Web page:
By Branko Deljanin
When tribesmen in Tanzania first presented violet crystals to trader Manuel de Souza in 1967, he didn’t realize what they’d discovered was a new gemstone. Instead, he believed he was looking at unusually coloured sapphires. As the story goes, lightning hit the ground near the city of Arusha, transforming brown crystals into a new and beautiful blue-violet colour. This accidental ‘heat treatment’ by nature may well be the factor that helped bring out the stone’s best colour. It also introduced the world to what would later be named tanzanite, the fifth bestselling stone in the gem trade.
Small- to medium-size tanzanites are commonly found in jewellery stores, almost all of them heated to achieve a violet-blue to bluish-violet colour. Our laboratory recently examined a few large tanzanites (i.e. bigger than 30 carats) to determine whether their colour was natural or enhanced through heating. Natural colour in larger-size tanzanites impacts value, and a lab report confirming no heat in tanzanites over 25 carats goes a long way to generate interest in collectable rare stones.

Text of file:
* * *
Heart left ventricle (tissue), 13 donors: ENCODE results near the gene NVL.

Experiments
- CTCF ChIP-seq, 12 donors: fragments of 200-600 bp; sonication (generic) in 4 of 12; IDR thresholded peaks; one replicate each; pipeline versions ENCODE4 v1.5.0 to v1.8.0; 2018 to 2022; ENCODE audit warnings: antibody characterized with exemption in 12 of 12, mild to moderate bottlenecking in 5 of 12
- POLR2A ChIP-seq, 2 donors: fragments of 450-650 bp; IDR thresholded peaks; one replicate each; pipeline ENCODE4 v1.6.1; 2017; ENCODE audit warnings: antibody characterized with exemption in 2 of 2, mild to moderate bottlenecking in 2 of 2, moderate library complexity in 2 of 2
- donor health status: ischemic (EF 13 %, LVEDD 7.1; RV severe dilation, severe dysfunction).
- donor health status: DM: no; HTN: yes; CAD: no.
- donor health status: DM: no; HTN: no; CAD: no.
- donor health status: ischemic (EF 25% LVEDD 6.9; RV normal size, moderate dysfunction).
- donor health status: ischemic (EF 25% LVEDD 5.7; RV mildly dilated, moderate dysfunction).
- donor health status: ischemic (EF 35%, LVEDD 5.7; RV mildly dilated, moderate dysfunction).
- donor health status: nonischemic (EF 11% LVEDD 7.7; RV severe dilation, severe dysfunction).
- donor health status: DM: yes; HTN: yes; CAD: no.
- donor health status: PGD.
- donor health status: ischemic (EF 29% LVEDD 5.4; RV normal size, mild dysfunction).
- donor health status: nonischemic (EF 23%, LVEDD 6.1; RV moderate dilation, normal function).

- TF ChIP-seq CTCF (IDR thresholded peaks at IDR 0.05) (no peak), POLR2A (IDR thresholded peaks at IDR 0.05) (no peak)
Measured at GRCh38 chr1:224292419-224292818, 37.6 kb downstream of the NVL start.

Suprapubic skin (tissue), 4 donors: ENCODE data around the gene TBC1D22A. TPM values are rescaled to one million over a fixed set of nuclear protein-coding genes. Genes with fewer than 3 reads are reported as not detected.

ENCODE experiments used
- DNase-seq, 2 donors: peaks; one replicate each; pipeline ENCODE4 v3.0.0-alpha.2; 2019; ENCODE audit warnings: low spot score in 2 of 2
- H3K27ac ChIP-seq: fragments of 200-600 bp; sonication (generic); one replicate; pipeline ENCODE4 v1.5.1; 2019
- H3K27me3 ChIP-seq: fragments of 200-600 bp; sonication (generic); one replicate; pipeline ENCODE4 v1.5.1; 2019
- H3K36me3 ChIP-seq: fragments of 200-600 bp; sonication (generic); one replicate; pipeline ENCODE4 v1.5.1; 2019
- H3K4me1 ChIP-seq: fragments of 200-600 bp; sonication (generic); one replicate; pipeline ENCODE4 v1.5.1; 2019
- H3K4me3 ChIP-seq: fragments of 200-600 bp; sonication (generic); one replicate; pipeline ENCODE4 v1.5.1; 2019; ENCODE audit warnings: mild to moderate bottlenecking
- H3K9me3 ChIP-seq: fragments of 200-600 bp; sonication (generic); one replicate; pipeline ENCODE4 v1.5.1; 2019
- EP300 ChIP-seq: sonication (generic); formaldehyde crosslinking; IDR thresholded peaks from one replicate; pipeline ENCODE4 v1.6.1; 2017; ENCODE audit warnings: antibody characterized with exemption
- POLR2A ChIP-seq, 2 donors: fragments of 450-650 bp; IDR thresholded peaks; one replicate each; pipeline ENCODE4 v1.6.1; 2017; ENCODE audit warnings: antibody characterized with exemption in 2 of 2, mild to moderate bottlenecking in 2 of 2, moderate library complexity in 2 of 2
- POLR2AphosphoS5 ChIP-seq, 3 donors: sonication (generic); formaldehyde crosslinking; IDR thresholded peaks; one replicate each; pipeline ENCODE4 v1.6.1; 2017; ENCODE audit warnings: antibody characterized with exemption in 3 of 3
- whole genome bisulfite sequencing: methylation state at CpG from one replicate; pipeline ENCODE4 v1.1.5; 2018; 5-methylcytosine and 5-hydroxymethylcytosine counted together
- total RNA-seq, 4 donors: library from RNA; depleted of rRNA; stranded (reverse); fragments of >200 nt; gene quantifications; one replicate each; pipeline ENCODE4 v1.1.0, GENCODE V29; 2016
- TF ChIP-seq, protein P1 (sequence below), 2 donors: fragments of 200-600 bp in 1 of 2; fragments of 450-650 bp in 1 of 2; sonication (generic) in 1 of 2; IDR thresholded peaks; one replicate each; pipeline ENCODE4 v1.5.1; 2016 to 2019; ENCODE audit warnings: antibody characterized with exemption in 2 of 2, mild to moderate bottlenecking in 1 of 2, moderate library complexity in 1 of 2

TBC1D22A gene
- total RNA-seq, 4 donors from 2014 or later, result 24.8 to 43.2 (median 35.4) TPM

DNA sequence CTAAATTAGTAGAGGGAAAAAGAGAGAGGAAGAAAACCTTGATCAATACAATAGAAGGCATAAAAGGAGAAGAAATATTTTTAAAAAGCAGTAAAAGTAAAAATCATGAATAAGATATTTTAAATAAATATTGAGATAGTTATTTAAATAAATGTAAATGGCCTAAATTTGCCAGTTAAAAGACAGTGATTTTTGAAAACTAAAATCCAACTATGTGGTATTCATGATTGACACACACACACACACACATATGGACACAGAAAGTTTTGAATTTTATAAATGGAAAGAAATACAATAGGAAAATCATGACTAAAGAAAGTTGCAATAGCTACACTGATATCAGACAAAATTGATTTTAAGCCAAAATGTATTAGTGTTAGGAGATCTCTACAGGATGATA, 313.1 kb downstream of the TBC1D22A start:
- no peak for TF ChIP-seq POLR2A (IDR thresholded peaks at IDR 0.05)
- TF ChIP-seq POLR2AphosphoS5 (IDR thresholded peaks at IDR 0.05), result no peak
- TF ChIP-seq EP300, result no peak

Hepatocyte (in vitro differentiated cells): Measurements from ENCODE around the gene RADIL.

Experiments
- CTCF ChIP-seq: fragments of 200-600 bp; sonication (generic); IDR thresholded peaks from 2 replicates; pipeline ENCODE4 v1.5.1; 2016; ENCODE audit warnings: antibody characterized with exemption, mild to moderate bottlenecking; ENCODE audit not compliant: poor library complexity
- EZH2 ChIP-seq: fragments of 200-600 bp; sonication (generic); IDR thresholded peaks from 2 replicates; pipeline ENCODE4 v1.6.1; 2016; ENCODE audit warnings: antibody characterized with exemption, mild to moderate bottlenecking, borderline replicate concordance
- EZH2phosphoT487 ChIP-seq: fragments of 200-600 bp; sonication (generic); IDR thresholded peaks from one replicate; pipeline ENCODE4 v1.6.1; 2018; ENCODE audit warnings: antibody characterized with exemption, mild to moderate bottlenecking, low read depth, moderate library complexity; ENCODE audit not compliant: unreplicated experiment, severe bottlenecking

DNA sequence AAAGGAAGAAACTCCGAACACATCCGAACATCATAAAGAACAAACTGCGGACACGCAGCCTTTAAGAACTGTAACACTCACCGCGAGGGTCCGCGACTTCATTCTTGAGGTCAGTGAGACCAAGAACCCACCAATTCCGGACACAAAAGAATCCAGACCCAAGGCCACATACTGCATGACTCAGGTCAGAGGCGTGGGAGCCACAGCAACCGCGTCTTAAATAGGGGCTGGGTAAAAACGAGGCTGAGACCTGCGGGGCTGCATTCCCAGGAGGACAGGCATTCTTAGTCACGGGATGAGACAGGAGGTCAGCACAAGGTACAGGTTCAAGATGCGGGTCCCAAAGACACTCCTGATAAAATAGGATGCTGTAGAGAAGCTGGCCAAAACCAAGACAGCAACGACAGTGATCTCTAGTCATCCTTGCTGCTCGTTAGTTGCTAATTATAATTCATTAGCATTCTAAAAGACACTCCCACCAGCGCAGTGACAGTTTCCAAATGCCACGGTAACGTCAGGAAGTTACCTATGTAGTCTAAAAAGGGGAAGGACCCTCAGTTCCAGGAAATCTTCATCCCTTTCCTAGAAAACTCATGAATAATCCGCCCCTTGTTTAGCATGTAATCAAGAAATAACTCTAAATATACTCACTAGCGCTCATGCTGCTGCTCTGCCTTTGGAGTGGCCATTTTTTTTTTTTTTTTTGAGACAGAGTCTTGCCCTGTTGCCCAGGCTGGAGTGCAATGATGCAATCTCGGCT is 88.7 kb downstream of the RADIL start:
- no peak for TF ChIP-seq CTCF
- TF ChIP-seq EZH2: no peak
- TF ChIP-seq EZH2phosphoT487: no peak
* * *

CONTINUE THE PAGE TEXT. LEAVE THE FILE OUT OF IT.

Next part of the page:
It is generally known and accepted that tanzanite is heated to achieve its distinct colour. Based on gemmological literature and our own research, we know this stone can, on occasion, be differentiated from unheated stones based on its UV-VIS-NIR absorption spectra and difference in pleochroic colours. However, the quest to find additional criteria to prove that some tanzanite can exhibit natural colour remains the subject of ongoing research of labs, such as American Gemological Laboratories (AGL), GGTL-Gemlab Laboratory, and Swiss Foundation for the Research of Gemstones (SSEF), as well as our own.